OSIRIS-REx launched Sept. 8 with Draper-enabled flight software
CAMBRIDGE, MA – As NASA extends its reach into space through the New Frontiers Program, spacecraft must become increasingly autonomous. During unmanned missions deep into our solar system, ground controllers cannot send time-critical commands to a spacecraft. Among the New Frontiers missions of New Horizons to Pluto and Juno to Jupiter, NASA’s Origins, Spectral Interpretation, Resource Identification-Regolith Explorer (OSIRIS-REx) recently launched on Sept. 8 starting its seven-year journey to Bennu—a near-Earth asteroid.
The mission is unique for several reasons. The OSIRIS-REx mission will be the first U.S. mission to carry samples from an asteroid back to Earth and the largest sample returned from space since the Apollo era, says NASA. The spacecraft’s name is an acronym of the mission objectives, seeking a better understanding of our solar system’s formation 4.5 billion years ago; studying them can provide insight for future space exploration.
A groundbreaking mission such as this needs a highly sophisticated, autonomous system behind it.
Due to the distance between Bennu and Earth—and the time it takes to send a single command—autonomous software is critical for OSIRIS-REx to safely collect a sample of the asteroid. “This will be the first time an optical-based system is used in this way to make contact with a small body in space,” explained Courtney Mario of Draper’s Algorithms and Software group.
Once OSIRIS-REx reaches Bennu in 2018, it will begin a two-year-long survey of the asteroid, collecting data used to form a shape model of the terrain, in addition to fulfilling other science and navigation objectives. In July 2020, vision navigation software enabled by Draper will be put to use. The optical-based feature tracking system will use onboard cameras to match terrain information from the shape model to real-time images collected as the spacecraft approaches the surface for sample collection.
Lockheed Martin Space Systems built the spacecraft for NASA at its facility near Denver. Draper worked with Lockheed Martin engineers to turn spacecraft builder’s research and development computer code into robust flight software using vision navigation systems. The algorithms and software are unique to most space missions.
While most spacecraft rely on a light detection and ranging (LIDAR) laser altimeter to determine proximity and relationship to nearby objects in space, OSIRIS-REx takes advantage of a dual system. The spacecraft is equipped with both a navigational LIDAR system and the optical-based feature tracking system, and will use the best available system—or a combination of the two—when the spacecraft is ready for the sample collection.
Draper, now under contract with NASA, will continue to improve mission robustness during the two-year journey to Bennu. Between the launch and OSIRIS-REx’s arrival in August 2018, Draper will work with Lockheed Martin and other members of the science team to determine the shape model fidelity needed for a successful asteroid sample collection. The potential success for this applied flight software in the OSIRIS-REx mission to asteroid Bennu could mean less expensive alternatives to the LIDAR system for any type of mission in space.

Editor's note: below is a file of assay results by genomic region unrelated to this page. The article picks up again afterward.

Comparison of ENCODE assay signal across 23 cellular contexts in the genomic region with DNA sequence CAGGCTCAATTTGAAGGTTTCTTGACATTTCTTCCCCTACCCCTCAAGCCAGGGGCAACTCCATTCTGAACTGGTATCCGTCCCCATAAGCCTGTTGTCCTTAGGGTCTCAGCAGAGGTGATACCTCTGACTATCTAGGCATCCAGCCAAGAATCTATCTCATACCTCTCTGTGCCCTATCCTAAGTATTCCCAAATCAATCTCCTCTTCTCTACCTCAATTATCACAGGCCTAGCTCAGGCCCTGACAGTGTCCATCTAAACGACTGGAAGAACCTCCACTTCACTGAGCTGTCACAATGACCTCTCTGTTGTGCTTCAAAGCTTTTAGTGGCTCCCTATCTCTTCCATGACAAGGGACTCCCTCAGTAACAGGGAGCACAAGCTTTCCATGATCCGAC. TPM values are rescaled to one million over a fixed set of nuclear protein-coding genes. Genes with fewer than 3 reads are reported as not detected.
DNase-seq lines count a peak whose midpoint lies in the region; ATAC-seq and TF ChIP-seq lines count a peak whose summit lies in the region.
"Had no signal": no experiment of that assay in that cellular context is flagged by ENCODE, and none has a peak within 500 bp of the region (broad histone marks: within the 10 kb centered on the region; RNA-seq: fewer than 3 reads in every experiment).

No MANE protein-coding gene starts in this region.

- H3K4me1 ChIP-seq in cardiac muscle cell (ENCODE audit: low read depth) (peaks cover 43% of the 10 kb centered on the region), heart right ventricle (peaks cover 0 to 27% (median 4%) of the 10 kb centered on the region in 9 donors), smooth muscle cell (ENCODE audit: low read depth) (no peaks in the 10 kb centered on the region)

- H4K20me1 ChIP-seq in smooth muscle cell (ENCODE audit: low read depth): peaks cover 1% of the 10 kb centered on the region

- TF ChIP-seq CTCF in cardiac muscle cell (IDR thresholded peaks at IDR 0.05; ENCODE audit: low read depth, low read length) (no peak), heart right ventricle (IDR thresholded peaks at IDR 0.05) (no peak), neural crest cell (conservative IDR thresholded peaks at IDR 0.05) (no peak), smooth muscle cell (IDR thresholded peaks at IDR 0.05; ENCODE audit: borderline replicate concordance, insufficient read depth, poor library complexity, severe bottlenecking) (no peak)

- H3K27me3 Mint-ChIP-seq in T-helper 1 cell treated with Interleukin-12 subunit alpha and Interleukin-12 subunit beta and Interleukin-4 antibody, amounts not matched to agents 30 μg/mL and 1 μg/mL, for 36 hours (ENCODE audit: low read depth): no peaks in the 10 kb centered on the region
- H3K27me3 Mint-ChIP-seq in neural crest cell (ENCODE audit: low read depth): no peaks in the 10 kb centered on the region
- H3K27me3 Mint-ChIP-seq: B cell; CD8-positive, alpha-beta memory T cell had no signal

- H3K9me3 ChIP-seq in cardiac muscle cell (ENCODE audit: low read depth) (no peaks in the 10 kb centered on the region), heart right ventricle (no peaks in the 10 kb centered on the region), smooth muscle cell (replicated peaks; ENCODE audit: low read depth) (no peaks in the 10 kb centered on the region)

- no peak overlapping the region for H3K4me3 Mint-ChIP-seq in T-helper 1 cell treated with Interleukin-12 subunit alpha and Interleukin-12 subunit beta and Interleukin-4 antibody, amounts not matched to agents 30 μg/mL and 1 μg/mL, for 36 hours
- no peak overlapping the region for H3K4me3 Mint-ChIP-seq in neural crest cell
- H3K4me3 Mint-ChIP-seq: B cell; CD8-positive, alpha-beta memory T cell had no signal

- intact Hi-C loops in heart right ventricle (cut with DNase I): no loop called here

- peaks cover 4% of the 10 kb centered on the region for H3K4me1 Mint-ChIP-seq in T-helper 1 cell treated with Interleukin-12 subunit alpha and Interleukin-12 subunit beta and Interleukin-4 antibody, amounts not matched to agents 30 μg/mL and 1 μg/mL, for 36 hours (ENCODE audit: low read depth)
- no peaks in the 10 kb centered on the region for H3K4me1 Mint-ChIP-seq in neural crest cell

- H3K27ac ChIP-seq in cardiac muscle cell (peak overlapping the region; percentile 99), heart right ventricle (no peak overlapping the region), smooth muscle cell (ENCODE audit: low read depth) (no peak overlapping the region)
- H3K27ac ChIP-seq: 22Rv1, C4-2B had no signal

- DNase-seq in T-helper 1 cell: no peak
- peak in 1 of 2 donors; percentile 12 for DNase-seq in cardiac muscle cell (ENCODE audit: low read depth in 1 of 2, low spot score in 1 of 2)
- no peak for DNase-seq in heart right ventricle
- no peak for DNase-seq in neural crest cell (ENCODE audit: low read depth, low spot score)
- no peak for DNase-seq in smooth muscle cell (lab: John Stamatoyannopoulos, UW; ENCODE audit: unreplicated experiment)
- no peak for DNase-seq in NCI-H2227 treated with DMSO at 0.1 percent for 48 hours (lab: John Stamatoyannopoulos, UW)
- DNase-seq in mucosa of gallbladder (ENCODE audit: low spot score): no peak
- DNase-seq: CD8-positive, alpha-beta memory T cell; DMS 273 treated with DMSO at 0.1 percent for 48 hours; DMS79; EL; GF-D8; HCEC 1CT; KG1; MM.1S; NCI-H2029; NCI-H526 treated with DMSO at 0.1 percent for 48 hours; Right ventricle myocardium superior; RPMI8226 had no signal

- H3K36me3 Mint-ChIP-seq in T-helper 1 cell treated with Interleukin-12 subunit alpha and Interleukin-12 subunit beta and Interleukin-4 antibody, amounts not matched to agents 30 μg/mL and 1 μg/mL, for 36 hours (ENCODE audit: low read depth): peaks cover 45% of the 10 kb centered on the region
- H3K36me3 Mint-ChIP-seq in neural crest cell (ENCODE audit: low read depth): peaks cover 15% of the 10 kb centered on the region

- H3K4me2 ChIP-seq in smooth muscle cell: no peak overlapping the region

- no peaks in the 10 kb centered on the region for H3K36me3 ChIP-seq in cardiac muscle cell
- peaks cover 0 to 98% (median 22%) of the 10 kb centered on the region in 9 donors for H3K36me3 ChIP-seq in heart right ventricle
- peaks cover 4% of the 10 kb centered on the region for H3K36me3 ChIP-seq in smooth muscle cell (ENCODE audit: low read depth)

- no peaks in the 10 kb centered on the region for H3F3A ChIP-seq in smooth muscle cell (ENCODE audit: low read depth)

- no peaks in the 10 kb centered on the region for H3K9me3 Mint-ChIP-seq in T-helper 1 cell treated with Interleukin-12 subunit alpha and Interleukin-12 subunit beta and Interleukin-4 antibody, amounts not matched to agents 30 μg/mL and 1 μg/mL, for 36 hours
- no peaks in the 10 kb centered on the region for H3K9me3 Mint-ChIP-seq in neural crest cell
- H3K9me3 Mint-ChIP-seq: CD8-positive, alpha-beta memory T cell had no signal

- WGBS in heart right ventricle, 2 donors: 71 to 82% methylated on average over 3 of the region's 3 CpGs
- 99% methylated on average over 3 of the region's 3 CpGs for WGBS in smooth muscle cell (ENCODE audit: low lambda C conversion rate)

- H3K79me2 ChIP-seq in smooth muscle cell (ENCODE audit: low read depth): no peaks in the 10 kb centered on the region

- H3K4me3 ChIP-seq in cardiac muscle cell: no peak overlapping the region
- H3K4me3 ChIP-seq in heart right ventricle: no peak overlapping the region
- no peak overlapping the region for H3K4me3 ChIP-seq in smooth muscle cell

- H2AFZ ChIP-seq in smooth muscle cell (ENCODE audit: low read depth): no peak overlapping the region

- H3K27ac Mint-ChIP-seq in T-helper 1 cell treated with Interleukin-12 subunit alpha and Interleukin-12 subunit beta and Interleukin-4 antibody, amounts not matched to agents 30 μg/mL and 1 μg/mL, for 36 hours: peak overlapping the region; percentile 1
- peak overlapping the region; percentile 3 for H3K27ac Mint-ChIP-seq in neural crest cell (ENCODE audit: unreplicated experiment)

Draper develops novel PN&T solutions by combining precision instrumentation, advanced hardware technology, comprehensive algorithm and software development skills, and unique infrastructure and test resources to deploy system solutions. The scope of these efforts generally focuses on guidance, navigation, and control GN&C-related needs, ranging from highly accurate, inertial solutions for (ICBMs) and inertial/stellar solutions for SLBMs, to integrated Inertial Navigation System(INS)/GPS solutions for gun-fired munitions, to multisensor configurations for soldier navigation in GPS-challenged environments. Emerging technologies under development that leverage and advance commercial technology offerings include celestial navigation (compact star cameras), inertial navigation (MEMS, cold atom sensors), precision time transfer (precision optics, chip-scale atomic clocks) and vision-based navigation (cell phone cameras, combinatorial signal processing algorithms).
Draper combines mission planning, PN&T, situational awareness, and novel GN&C designs to develop and deploy autonomous platforms for ground, air, sea and undersea needs. These systems range in complexity from human-in-the-loop to systems that operate without any human intervention. The design of these systems generally involves decomposing the mission needs into sets of scenarios that result in trade studies that lead to an optimized solution with key performance requirements. Draper continues to advance the field of autonomy through research in the areas of mission planning, sensing and perception, mobility, learning, real-time performance evaluation and human trust in autonomous systems.
Draper combines specific domain expertise and knowledge of how to apply the latest analytics techniques to extract meaningful information from raw data to better understand complex, dynamic processes. Our system design approach encompasses effective organization and processing of large data sets, automated analysis using algorithms and exploitation of results. To facilitate user interaction with these processed data sets, Draper applies advanced techniques to automate understanding and correlation of patterns in the data. Draper’s expertise encompasses machine learning (including deep learning), information fusion from diverse and heterogeneous data sources, optimized coupling of data acquisition and analysis and novel methods for analysis of imagery and video data.